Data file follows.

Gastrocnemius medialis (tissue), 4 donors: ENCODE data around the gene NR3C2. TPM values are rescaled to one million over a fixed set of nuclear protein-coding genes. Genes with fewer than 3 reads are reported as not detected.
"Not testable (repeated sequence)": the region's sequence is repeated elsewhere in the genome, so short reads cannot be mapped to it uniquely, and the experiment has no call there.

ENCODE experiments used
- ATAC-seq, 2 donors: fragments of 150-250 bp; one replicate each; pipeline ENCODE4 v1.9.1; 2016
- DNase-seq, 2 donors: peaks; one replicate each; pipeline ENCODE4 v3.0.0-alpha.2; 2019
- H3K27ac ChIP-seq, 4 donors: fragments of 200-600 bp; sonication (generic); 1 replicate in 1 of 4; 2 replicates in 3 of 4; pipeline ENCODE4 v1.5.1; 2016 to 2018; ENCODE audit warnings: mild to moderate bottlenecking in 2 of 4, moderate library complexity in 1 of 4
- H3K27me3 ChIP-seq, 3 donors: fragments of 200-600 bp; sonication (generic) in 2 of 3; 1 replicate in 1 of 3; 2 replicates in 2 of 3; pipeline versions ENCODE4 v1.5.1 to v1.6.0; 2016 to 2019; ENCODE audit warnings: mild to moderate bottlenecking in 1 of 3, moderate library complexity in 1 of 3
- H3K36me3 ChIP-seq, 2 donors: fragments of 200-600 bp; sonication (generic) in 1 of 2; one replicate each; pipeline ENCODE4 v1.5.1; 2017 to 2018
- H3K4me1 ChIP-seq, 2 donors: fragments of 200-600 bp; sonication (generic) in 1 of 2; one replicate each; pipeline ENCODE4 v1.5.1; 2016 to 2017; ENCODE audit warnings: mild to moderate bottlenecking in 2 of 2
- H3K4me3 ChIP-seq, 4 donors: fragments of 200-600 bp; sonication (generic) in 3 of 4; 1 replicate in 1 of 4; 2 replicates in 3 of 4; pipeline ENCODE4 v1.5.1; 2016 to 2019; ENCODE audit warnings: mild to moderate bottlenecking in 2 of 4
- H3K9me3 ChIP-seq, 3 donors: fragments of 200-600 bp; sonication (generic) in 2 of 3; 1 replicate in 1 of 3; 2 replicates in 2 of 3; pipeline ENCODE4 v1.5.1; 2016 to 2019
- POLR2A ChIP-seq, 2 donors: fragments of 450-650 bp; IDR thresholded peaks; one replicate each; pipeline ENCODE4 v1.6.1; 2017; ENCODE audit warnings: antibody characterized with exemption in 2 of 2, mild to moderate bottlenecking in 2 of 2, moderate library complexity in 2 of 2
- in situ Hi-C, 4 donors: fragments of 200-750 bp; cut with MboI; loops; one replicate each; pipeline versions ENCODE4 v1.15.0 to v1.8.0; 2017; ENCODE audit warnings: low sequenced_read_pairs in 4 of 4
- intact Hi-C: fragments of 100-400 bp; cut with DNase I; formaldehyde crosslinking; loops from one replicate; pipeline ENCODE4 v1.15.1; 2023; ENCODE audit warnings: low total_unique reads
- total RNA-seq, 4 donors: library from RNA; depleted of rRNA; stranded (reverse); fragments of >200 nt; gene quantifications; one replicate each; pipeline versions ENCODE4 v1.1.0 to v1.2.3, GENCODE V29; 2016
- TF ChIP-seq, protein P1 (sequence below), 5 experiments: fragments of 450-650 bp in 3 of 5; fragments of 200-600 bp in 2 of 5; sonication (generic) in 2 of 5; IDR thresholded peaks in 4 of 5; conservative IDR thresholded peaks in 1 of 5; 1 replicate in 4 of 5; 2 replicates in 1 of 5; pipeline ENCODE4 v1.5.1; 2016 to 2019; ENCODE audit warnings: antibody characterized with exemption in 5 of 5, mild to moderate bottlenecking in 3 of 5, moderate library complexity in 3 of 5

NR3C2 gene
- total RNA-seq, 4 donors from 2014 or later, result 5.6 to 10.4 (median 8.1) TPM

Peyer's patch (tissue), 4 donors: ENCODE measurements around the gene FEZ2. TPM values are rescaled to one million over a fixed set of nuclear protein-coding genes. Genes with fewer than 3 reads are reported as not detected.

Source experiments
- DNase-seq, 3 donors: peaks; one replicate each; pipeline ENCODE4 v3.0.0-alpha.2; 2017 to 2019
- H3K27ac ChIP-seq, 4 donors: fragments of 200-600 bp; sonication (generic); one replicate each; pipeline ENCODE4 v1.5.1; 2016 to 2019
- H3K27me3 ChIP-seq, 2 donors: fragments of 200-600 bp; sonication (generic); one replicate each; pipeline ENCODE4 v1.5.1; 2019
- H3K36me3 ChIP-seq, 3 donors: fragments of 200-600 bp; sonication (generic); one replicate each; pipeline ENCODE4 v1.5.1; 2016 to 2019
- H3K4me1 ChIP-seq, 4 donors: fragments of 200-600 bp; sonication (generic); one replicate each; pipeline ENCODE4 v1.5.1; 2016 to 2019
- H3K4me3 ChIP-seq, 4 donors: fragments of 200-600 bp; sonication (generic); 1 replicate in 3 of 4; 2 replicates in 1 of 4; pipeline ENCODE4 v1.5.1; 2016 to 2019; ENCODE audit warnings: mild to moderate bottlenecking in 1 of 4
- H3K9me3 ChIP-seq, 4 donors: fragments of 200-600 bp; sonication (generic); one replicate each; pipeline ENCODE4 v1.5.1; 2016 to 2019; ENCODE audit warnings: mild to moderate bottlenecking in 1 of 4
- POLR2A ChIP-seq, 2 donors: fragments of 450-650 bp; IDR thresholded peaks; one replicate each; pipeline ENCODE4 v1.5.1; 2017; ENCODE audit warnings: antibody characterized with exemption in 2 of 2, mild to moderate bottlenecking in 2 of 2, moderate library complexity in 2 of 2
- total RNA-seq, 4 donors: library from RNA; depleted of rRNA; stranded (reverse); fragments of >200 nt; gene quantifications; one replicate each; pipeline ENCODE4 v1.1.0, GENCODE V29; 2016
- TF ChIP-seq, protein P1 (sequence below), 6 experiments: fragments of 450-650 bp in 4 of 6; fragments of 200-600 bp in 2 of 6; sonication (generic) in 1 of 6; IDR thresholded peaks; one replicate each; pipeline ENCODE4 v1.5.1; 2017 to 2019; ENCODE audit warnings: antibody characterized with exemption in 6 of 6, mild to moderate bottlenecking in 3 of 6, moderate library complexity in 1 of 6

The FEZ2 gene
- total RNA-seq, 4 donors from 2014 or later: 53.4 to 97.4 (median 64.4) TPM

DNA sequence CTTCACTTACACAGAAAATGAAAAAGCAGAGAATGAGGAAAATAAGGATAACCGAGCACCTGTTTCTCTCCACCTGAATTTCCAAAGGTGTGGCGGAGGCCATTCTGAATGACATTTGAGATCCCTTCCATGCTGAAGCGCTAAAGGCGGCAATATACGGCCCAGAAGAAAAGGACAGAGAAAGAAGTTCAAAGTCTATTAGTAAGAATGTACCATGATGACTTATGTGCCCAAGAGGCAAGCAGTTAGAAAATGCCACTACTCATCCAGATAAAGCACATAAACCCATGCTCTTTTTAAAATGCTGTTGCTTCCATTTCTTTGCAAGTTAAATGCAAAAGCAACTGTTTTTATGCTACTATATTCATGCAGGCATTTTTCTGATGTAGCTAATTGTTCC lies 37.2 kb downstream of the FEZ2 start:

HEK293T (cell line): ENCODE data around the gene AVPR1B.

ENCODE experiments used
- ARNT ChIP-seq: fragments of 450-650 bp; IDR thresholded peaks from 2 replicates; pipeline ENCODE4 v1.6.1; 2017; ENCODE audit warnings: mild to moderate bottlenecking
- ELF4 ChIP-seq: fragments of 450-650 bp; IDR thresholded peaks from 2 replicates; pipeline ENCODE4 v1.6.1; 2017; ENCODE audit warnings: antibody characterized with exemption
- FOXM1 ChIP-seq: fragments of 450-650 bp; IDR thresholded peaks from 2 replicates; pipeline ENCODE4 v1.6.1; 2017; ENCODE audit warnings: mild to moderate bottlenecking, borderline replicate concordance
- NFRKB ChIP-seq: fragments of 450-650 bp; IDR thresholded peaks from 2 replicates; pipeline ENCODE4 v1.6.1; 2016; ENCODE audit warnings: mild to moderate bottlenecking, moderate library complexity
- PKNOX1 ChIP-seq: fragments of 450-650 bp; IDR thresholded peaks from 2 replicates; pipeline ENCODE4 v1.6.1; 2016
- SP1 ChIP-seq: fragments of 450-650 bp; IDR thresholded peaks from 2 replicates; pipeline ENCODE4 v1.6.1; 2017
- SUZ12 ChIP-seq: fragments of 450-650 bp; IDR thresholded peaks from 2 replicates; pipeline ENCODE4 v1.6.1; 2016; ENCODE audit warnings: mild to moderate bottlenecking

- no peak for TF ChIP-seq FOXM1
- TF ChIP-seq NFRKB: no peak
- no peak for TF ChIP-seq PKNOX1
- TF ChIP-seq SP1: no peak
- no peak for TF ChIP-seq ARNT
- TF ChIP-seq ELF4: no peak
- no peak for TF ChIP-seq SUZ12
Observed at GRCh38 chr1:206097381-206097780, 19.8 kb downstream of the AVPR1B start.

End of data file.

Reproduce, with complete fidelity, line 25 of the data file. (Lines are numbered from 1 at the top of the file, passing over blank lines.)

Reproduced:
- H3K4me1 ChIP-seq, 4 donors: fragments of 200-600 bp; sonication (generic); one replicate each; pipeline ENCODE4 v1.5.1; 2016 to 2019